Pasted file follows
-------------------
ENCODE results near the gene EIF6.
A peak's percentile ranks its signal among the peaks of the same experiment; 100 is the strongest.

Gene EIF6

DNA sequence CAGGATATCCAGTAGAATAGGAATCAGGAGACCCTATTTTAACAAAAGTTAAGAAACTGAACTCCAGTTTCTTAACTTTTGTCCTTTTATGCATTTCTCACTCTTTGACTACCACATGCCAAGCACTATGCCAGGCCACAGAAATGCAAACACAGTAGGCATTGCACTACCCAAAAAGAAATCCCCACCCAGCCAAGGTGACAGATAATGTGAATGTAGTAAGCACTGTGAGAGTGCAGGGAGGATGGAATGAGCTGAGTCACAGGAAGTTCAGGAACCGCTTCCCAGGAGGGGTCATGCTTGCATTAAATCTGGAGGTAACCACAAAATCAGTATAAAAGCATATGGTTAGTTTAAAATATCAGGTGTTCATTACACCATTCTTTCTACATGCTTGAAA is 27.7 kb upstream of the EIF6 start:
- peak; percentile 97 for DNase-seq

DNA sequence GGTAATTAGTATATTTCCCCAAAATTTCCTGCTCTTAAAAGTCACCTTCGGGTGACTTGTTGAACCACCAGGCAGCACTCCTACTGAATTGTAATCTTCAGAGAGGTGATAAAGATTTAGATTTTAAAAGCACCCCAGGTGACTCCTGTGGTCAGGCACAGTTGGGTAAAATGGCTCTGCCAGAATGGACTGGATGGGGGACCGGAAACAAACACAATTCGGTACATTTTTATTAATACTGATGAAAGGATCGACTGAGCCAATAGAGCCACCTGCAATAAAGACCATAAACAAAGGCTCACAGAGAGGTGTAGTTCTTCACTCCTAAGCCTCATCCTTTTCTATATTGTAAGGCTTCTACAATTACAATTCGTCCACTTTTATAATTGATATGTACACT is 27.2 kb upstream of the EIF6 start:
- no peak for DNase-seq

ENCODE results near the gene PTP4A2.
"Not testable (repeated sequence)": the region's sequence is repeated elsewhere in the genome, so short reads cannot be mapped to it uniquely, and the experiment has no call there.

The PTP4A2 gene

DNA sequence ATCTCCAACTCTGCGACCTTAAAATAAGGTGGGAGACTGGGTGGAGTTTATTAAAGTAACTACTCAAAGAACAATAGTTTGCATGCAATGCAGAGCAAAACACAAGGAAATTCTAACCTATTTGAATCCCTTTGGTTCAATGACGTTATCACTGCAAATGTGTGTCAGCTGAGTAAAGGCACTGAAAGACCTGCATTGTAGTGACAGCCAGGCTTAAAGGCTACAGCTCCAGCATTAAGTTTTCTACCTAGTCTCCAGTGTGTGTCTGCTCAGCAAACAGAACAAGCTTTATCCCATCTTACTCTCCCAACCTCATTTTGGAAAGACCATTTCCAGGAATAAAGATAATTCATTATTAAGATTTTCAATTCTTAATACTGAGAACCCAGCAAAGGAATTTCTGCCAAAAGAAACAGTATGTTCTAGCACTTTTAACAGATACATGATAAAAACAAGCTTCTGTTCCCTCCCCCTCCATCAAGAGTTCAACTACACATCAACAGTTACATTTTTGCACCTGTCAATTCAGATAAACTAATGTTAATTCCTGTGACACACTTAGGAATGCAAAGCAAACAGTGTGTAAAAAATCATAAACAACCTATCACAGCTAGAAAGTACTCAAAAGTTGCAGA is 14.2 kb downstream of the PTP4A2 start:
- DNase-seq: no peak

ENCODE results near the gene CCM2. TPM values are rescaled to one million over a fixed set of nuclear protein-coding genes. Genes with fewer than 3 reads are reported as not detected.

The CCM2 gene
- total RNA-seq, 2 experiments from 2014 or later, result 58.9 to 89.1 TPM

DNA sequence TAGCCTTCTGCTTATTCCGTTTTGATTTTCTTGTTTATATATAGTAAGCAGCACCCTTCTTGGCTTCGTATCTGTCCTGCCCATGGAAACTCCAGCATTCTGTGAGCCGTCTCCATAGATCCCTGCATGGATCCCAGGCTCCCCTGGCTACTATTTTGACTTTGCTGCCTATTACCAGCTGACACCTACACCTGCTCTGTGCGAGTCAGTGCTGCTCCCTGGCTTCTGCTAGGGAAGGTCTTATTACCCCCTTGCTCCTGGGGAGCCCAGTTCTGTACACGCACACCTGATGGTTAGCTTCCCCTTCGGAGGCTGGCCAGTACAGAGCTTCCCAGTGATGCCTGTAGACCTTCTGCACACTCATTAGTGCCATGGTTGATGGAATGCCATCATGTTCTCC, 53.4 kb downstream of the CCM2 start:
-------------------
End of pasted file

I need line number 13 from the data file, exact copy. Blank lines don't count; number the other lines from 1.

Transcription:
ENCODE results near the gene CCM2. TPM values are rescaled to one million over a fixed set of nuclear protein-coding genes. Genes with fewer than 3 reads are reported as not detected.